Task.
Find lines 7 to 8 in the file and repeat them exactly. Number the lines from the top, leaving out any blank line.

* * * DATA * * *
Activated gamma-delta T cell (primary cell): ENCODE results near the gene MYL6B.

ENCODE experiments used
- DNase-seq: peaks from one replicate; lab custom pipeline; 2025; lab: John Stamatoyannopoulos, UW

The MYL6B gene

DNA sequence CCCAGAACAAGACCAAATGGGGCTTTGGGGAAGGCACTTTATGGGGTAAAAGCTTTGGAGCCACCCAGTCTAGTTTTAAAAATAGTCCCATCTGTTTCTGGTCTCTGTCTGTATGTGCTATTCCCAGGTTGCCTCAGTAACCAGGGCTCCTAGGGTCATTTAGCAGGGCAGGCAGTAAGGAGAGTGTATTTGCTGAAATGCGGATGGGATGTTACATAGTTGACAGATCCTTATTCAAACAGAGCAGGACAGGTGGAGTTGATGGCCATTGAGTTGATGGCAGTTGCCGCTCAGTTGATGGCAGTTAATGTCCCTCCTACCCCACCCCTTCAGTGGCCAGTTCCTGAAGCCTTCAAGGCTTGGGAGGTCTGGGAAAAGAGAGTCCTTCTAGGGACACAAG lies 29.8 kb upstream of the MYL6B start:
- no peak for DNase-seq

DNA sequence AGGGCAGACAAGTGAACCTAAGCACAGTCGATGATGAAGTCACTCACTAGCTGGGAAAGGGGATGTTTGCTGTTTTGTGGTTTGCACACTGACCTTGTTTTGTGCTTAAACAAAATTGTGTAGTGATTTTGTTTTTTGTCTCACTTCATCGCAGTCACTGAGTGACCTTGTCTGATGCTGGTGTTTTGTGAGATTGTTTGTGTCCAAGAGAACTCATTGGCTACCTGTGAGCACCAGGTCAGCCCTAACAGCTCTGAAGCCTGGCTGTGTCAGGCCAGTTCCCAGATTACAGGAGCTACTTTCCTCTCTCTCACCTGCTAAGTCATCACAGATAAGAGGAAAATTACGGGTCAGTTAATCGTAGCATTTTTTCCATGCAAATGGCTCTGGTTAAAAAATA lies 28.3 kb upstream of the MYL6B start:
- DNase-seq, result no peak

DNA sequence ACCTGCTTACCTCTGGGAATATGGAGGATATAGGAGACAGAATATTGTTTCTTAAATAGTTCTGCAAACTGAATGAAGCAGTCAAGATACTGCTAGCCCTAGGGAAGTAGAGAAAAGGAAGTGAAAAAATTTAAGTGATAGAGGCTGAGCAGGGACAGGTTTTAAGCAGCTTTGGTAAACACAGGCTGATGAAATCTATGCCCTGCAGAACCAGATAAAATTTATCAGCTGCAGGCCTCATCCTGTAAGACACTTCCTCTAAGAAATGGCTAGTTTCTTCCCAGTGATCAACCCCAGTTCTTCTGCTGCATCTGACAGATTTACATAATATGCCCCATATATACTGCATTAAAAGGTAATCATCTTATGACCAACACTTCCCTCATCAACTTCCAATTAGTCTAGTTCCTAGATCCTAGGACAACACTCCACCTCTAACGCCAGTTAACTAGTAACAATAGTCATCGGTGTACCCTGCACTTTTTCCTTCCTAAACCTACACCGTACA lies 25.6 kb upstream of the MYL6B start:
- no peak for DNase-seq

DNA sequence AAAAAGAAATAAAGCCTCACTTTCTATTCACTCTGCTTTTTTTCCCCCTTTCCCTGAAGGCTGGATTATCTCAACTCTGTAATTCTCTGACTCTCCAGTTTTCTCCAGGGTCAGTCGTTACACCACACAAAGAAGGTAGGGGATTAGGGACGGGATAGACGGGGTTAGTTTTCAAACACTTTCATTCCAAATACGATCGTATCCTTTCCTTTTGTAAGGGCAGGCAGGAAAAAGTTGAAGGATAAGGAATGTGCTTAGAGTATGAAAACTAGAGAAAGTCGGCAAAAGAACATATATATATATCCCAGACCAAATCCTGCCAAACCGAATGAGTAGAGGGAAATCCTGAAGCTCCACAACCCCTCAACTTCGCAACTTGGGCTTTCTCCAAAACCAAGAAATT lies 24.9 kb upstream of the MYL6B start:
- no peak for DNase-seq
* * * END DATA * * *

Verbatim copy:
DNA sequence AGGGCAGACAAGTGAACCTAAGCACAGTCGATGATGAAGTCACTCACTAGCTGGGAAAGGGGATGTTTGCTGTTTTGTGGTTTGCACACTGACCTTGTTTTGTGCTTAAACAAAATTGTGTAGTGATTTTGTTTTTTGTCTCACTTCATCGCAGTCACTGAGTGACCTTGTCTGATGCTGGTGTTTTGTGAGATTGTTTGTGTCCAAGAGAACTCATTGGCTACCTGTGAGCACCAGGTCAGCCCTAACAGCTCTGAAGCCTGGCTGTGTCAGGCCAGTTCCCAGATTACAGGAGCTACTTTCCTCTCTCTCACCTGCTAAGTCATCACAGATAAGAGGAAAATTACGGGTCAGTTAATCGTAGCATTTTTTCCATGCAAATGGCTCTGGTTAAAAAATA lies 28.3 kb upstream of the MYL6B start:
- DNase-seq, result no peak